Spoofing is an attempt to circumvent the security of a biometric system. A fraudster can spoof modalities using different materials and methods, such as 3D masks, fake fingerprints, or photos. Advanced anti-spoofing methods such as liveness detection are necessary to differentiate simulated from real.

Data protection and GDPR

Today, both the public and private sectors face challenges. Increasing innovation and biometric technology require regulated data security and privacy. While there is no law specifically for the usage of biometrics, the General Data Protection Regulation includes legislation for biometric data protection and privacy in the European Union.

Personal data which are, by their nature, particularly sensitive in relation to fundamental rights and freedoms merit specific protection as the context of their processing could create significant risks to the fundamental rights and freedoms. (…) Union or Member State law should provide for specific and suitable measures so as to protect the fundamental rights and the personal data of natural persons. Member States should be allowed to maintain or introduce further conditions, including limitations, with regard to the processing of genetic data, biometric data or data concerning health.

Privacy by Design

Companies and organisations handling personal data should implement the ‘Privacy by Design’ principle in the earliest stages of technology development. When integrated from the initial phase, data protection procedures should safeguard privacy.

Privacy by Default

Personal data should not be made accessible to an indefinite number of people. Companies and organisations should ensure that personal data is processed with the highest privacy standards. For example, biometric data can be anonymous, meaning a biometric database can contain numbers as biometric identifiers.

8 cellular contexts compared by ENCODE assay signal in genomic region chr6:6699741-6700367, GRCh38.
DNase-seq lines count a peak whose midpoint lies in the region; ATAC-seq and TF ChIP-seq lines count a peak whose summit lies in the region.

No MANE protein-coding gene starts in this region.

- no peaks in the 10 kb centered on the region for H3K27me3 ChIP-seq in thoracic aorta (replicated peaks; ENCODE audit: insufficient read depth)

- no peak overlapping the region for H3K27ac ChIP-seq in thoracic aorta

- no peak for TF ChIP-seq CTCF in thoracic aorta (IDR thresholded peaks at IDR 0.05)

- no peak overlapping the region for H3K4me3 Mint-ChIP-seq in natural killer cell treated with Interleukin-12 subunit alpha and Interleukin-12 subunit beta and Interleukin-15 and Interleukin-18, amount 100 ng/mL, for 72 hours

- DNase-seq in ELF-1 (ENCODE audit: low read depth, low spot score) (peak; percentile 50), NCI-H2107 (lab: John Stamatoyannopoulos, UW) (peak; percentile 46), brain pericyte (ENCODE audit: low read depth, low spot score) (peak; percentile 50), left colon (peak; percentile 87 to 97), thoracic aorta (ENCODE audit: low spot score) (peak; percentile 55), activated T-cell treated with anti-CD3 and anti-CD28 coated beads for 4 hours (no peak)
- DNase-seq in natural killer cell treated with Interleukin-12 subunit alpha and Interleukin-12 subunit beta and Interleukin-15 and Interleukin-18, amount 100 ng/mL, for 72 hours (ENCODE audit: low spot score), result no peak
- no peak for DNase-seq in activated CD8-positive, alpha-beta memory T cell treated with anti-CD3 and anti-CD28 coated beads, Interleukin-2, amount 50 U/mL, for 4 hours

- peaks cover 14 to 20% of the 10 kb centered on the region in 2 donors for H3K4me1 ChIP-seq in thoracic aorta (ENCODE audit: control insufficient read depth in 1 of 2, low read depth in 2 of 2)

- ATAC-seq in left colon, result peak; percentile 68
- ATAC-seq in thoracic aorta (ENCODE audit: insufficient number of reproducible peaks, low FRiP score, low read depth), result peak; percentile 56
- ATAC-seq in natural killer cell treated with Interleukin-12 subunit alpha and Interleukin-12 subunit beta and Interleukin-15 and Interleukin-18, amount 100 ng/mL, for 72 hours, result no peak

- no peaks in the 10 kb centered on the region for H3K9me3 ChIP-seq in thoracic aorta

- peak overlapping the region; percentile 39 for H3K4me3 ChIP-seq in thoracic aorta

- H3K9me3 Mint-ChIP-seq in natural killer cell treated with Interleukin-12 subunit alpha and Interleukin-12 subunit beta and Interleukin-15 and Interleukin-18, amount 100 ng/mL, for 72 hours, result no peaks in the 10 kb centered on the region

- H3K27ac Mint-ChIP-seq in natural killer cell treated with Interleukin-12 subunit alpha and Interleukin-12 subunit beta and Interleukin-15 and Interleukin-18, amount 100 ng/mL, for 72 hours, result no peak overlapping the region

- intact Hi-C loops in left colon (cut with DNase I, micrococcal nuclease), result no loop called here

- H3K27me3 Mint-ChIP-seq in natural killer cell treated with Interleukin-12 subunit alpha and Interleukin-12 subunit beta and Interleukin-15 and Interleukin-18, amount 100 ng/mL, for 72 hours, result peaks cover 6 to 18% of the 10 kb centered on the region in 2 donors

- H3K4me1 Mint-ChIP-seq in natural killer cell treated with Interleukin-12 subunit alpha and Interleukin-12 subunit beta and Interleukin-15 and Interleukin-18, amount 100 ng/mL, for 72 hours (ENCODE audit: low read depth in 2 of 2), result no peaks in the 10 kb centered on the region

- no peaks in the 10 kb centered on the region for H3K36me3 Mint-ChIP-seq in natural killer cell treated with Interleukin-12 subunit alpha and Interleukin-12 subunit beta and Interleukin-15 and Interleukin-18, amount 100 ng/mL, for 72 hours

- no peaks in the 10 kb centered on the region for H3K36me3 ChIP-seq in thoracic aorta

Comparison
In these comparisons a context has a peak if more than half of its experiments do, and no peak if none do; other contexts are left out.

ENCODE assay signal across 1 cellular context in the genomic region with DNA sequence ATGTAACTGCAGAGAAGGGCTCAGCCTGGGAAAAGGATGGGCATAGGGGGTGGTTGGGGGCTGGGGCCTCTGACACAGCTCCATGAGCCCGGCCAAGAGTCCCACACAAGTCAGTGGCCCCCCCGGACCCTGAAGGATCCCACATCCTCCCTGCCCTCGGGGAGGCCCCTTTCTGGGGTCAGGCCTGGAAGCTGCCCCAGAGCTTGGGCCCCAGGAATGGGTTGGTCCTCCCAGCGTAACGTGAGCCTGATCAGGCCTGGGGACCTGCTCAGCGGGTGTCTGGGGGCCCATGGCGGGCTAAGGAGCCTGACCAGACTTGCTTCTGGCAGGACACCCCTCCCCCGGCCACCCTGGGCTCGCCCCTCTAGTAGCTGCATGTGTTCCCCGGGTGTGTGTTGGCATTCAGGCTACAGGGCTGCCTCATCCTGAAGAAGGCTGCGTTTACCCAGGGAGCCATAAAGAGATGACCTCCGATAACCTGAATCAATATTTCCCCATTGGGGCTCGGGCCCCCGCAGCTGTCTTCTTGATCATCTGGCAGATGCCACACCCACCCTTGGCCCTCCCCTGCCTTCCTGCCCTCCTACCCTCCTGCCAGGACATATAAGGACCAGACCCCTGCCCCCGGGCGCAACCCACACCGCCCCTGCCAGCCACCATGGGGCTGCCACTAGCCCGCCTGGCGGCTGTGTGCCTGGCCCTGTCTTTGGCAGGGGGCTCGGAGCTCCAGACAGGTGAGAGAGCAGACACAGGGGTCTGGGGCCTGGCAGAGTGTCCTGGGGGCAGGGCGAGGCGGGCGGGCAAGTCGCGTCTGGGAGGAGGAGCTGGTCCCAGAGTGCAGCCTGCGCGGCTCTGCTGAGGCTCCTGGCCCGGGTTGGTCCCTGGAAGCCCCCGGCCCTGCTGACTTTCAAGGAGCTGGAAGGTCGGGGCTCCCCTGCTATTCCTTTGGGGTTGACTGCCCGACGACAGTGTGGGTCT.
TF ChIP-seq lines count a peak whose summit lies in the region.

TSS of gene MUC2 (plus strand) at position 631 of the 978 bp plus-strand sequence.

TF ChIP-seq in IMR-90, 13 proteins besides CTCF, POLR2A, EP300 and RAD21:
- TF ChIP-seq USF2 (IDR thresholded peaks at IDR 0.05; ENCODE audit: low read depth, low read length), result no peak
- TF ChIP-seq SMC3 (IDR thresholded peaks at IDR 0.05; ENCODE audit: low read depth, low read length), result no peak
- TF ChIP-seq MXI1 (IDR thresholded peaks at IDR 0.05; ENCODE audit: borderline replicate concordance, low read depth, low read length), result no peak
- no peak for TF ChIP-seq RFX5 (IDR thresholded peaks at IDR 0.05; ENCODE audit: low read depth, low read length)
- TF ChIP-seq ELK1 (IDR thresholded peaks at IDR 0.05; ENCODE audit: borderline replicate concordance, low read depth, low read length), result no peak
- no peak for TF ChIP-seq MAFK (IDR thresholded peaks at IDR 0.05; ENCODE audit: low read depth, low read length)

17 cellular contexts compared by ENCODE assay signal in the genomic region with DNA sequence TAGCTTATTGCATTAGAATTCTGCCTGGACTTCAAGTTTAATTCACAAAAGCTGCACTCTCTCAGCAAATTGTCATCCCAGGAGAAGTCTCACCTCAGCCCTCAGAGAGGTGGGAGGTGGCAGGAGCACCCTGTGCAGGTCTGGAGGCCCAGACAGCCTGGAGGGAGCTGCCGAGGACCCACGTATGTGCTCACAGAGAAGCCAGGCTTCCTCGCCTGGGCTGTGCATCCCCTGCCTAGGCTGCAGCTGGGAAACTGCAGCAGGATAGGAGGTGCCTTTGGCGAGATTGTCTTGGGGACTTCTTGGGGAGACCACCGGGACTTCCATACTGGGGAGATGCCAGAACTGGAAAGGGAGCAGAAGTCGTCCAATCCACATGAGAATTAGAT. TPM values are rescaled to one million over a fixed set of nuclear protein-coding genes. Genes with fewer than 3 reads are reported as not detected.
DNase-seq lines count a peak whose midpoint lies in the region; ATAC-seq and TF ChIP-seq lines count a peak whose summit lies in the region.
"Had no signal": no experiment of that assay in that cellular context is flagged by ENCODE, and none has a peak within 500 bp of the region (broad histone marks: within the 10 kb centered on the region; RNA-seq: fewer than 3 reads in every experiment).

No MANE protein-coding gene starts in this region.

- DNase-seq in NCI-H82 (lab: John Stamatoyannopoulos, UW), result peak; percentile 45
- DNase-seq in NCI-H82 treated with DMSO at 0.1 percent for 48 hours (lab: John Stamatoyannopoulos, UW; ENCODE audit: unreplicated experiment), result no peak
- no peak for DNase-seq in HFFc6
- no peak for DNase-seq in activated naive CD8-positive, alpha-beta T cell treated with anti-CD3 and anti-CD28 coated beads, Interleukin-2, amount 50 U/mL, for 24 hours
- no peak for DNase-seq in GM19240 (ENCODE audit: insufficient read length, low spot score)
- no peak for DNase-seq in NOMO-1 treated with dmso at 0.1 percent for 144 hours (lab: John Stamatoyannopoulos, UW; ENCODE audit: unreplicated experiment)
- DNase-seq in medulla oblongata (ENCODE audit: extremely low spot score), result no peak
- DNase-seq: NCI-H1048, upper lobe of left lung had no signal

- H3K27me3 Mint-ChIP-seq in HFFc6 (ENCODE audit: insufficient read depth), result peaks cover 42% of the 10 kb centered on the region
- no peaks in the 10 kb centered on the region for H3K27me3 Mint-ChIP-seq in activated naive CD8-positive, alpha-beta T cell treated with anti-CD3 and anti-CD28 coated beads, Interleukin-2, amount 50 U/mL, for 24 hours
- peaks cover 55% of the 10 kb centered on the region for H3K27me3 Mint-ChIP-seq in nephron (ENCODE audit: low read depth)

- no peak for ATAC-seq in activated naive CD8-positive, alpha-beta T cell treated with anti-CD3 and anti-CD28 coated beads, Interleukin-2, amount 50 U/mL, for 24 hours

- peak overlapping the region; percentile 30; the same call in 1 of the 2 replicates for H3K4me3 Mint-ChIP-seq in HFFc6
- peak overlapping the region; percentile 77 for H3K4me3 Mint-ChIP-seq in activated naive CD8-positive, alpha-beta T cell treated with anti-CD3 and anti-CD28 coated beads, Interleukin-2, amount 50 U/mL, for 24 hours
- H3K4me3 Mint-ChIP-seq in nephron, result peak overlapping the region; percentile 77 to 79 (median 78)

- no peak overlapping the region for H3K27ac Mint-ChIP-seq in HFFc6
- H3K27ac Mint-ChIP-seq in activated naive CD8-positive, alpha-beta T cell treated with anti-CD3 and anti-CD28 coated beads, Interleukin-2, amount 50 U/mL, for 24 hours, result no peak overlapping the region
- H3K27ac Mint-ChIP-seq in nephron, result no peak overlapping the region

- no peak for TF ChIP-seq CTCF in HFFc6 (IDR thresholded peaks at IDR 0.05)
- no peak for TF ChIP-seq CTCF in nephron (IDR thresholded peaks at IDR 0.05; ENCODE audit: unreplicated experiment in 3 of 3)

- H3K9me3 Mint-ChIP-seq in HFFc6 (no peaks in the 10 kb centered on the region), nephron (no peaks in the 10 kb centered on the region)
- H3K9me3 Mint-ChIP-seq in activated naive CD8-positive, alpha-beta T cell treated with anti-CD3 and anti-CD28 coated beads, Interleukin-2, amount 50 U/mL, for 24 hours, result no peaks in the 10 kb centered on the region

Top trends in biometrics

Biometrics proved to be the method to protect our identities and improve security. Over the years, biometrics has become more accurate. Scanners, cameras, and sensors have become more cultivated. The broad acceptance and increased use of biometrics require regulations and security policies.

As the digital environment changes, so do the population and circumstances. The pandemic forced many businesses and people to connect online instead of face-to-face at an office or store.

Focus on data protection

With the increasing use of biometrics, potentially sensitive data becomes more exposed. Cloud storage creates another potential vulnerability. Securing data is required in different stages of the biometric process: capturing, processing, and storing.
On the flip side, biometrics can help secure sensitive digital processes and help fight against document fraud, identity theft, and cybercrime. Increased acceptance makes implementing biometric technology easier.


Establishing a customer’s identity, the Know Your Customer (KYC) principle, is essential for the financial sector. Banks and trading platforms must ensure the client’s identity when opening an account and over time. The KYC process includes ID cards, documents, and biometric verification.

Digital onboarding

The Covid-19 pandemic accelerates digital onboarding for services as businesses were forced to close. The shift to online onboarding resulted in a mobile-friendly approach to previously offline processes. For example, opening a bank account doesn’t require appointments at a physical branch.

Entry-Exit System

The Schengen Zone guarantees free movement for more than 400 million EU citizens, residents, and those visiting the EU as tourists, students, or for business. Border management is a high priority for the European Union.

The EU Entry-Exit System or EES will reinforce the internal security of the Schengen Zone through the coordination and sharing of biometric data. Each time a passenger crosses an EU external border, the EES digital infrastructure will register data to assess risk and automatically calculate the remaining length of stay.

Biometric data plays a significant role in the new common database. Europe will manage one of the largest biometric systems in the world. The biometric data will be verified and securely stored for three years.